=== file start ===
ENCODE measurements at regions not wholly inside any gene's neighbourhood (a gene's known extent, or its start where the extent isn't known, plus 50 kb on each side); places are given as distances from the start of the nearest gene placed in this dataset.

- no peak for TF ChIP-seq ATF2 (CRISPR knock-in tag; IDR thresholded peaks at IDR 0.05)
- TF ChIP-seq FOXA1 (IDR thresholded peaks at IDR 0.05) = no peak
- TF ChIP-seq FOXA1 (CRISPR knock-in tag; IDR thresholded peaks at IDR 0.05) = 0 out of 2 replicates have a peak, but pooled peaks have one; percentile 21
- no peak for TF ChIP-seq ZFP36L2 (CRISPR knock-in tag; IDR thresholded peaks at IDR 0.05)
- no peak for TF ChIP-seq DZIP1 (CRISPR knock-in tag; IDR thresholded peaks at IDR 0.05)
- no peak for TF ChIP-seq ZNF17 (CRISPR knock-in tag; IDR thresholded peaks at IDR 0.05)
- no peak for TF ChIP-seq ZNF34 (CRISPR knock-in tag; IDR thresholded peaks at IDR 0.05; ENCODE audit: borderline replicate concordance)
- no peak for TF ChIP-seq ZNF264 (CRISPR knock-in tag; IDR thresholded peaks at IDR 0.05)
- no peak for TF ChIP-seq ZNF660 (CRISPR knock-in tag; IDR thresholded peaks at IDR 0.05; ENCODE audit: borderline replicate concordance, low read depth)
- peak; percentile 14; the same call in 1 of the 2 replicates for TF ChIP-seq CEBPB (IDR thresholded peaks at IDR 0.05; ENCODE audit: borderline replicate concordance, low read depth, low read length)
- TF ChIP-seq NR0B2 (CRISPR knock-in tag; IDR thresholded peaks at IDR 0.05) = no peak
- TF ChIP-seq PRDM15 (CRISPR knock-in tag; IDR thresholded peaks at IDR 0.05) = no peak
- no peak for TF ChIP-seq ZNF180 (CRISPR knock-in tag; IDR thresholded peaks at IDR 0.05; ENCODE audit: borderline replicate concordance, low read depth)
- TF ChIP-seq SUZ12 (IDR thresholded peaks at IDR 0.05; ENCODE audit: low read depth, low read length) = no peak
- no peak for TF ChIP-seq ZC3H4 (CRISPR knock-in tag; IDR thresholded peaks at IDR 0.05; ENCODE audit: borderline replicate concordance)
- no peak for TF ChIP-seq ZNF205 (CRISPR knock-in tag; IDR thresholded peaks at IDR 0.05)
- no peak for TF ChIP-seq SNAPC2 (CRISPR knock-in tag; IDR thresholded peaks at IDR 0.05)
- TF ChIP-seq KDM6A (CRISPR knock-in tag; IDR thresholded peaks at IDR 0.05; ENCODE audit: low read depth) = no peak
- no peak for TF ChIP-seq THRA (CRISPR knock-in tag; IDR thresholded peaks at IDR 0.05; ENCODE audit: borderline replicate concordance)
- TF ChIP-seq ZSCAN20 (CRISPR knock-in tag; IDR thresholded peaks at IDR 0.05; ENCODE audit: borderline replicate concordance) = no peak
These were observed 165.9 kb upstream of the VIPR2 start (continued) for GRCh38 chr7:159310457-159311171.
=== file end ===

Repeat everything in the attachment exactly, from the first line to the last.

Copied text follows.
ENCODE measurements at regions not wholly inside any gene's neighbourhood (a gene's known extent, or its start where the extent isn't known, plus 50 kb on each side); places are given as distances from the start of the nearest gene placed in this dataset.

- no peak for TF ChIP-seq ATF2 (CRISPR knock-in tag; IDR thresholded peaks at IDR 0.05)
- TF ChIP-seq FOXA1 (IDR thresholded peaks at IDR 0.05) = no peak
- TF ChIP-seq FOXA1 (CRISPR knock-in tag; IDR thresholded peaks at IDR 0.05) = 0 out of 2 replicates have a peak, but pooled peaks have one; percentile 21
- no peak for TF ChIP-seq ZFP36L2 (CRISPR knock-in tag; IDR thresholded peaks at IDR 0.05)
- no peak for TF ChIP-seq DZIP1 (CRISPR knock-in tag; IDR thresholded peaks at IDR 0.05)
- no peak for TF ChIP-seq ZNF17 (CRISPR knock-in tag; IDR thresholded peaks at IDR 0.05)
- no peak for TF ChIP-seq ZNF34 (CRISPR knock-in tag; IDR thresholded peaks at IDR 0.05; ENCODE audit: borderline replicate concordance)
- no peak for TF ChIP-seq ZNF264 (CRISPR knock-in tag; IDR thresholded peaks at IDR 0.05)
- no peak for TF ChIP-seq ZNF660 (CRISPR knock-in tag; IDR thresholded peaks at IDR 0.05; ENCODE audit: borderline replicate concordance, low read depth)
- peak; percentile 14; the same call in 1 of the 2 replicates for TF ChIP-seq CEBPB (IDR thresholded peaks at IDR 0.05; ENCODE audit: borderline replicate concordance, low read depth, low read length)
- TF ChIP-seq NR0B2 (CRISPR knock-in tag; IDR thresholded peaks at IDR 0.05) = no peak
- TF ChIP-seq PRDM15 (CRISPR knock-in tag; IDR thresholded peaks at IDR 0.05) = no peak
- no peak for TF ChIP-seq ZNF180 (CRISPR knock-in tag; IDR thresholded peaks at IDR 0.05; ENCODE audit: borderline replicate concordance, low read depth)
- TF ChIP-seq SUZ12 (IDR thresholded peaks at IDR 0.05; ENCODE audit: low read depth, low read length) = no peak
- no peak for TF ChIP-seq ZC3H4 (CRISPR knock-in tag; IDR thresholded peaks at IDR 0.05; ENCODE audit: borderline replicate concordance)
- no peak for TF ChIP-seq ZNF205 (CRISPR knock-in tag; IDR thresholded peaks at IDR 0.05)
- no peak for TF ChIP-seq SNAPC2 (CRISPR knock-in tag; IDR thresholded peaks at IDR 0.05)
- TF ChIP-seq KDM6A (CRISPR knock-in tag; IDR thresholded peaks at IDR 0.05; ENCODE audit: low read depth) = no peak
- no peak for TF ChIP-seq THRA (CRISPR knock-in tag; IDR thresholded peaks at IDR 0.05; ENCODE audit: borderline replicate concordance)
- TF ChIP-seq ZSCAN20 (CRISPR knock-in tag; IDR thresholded peaks at IDR 0.05; ENCODE audit: borderline replicate concordance) = no peak
These were observed 165.9 kb upstream of the VIPR2 start (continued) for GRCh38 chr7:159310457-159311171.